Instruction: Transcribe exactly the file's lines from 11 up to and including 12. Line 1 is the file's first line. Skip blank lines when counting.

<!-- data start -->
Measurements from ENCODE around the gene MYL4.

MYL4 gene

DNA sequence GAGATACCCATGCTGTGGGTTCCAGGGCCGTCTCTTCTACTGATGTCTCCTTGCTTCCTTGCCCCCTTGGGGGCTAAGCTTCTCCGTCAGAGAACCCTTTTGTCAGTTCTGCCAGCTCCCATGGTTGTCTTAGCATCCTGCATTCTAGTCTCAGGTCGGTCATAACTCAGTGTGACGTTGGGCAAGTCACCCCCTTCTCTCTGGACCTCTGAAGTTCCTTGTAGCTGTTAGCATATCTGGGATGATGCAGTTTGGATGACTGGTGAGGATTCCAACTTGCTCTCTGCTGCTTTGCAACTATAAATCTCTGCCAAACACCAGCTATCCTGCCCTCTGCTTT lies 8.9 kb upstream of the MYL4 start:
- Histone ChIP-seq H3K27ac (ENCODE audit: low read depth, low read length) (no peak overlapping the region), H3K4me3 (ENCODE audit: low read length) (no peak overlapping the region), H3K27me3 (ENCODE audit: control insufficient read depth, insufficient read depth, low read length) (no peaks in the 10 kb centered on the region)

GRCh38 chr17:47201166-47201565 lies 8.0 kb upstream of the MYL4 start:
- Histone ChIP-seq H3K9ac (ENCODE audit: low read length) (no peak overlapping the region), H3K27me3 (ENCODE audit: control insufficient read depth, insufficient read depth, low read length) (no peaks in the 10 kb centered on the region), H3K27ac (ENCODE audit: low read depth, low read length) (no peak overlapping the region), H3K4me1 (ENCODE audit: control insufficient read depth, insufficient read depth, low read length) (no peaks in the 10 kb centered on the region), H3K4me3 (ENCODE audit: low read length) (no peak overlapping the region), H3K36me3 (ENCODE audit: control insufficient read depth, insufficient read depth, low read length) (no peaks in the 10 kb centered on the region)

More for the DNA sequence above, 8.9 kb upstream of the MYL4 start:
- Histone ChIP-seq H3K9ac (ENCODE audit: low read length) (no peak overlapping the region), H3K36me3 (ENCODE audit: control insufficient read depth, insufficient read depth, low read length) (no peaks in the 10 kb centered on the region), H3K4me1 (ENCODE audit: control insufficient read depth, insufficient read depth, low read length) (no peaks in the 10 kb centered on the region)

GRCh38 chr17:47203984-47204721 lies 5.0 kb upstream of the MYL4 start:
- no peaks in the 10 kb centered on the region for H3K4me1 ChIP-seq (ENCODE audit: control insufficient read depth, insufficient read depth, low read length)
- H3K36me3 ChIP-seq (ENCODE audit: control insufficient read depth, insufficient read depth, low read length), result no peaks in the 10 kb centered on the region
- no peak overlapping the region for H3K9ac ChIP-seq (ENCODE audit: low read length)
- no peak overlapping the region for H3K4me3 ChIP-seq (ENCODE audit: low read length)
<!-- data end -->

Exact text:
- H3K36me3 ChIP-seq (ENCODE audit: control insufficient read depth, insufficient read depth, low read length), result no peaks in the 10 kb centered on the region
- no peak overlapping the region for H3K9ac ChIP-seq (ENCODE audit: low read length)